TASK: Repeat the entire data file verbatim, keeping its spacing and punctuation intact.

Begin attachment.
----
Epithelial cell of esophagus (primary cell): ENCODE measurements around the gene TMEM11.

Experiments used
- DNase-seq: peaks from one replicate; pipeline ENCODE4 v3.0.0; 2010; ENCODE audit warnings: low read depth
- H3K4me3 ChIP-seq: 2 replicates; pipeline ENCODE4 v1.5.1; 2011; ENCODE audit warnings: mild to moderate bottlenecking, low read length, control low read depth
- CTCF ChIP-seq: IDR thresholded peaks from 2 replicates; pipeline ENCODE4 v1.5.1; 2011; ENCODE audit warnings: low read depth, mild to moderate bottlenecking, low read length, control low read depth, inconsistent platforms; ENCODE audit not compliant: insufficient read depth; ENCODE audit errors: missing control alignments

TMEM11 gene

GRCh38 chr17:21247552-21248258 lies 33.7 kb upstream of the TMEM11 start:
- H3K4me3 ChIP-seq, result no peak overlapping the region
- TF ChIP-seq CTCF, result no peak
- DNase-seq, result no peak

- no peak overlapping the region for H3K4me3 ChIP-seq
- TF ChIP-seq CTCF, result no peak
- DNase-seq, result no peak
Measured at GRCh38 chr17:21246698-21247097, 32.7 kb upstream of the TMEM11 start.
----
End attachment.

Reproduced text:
Epithelial cell of esophagus (primary cell): ENCODE measurements around the gene TMEM11.

Experiments used
- DNase-seq: peaks from one replicate; pipeline ENCODE4 v3.0.0; 2010; ENCODE audit warnings: low read depth
- H3K4me3 ChIP-seq: 2 replicates; pipeline ENCODE4 v1.5.1; 2011; ENCODE audit warnings: mild to moderate bottlenecking, low read length, control low read depth
- CTCF ChIP-seq: IDR thresholded peaks from 2 replicates; pipeline ENCODE4 v1.5.1; 2011; ENCODE audit warnings: low read depth, mild to moderate bottlenecking, low read length, control low read depth, inconsistent platforms; ENCODE audit not compliant: insufficient read depth; ENCODE audit errors: missing control alignments

TMEM11 gene

GRCh38 chr17:21247552-21248258 lies 33.7 kb upstream of the TMEM11 start:
- H3K4me3 ChIP-seq, result no peak overlapping the region
- TF ChIP-seq CTCF, result no peak
- DNase-seq, result no peak

- no peak overlapping the region for H3K4me3 ChIP-seq
- TF ChIP-seq CTCF, result no peak
- DNase-seq, result no peak
Measured at GRCh38 chr17:21246698-21247097, 32.7 kb upstream of the TMEM11 start.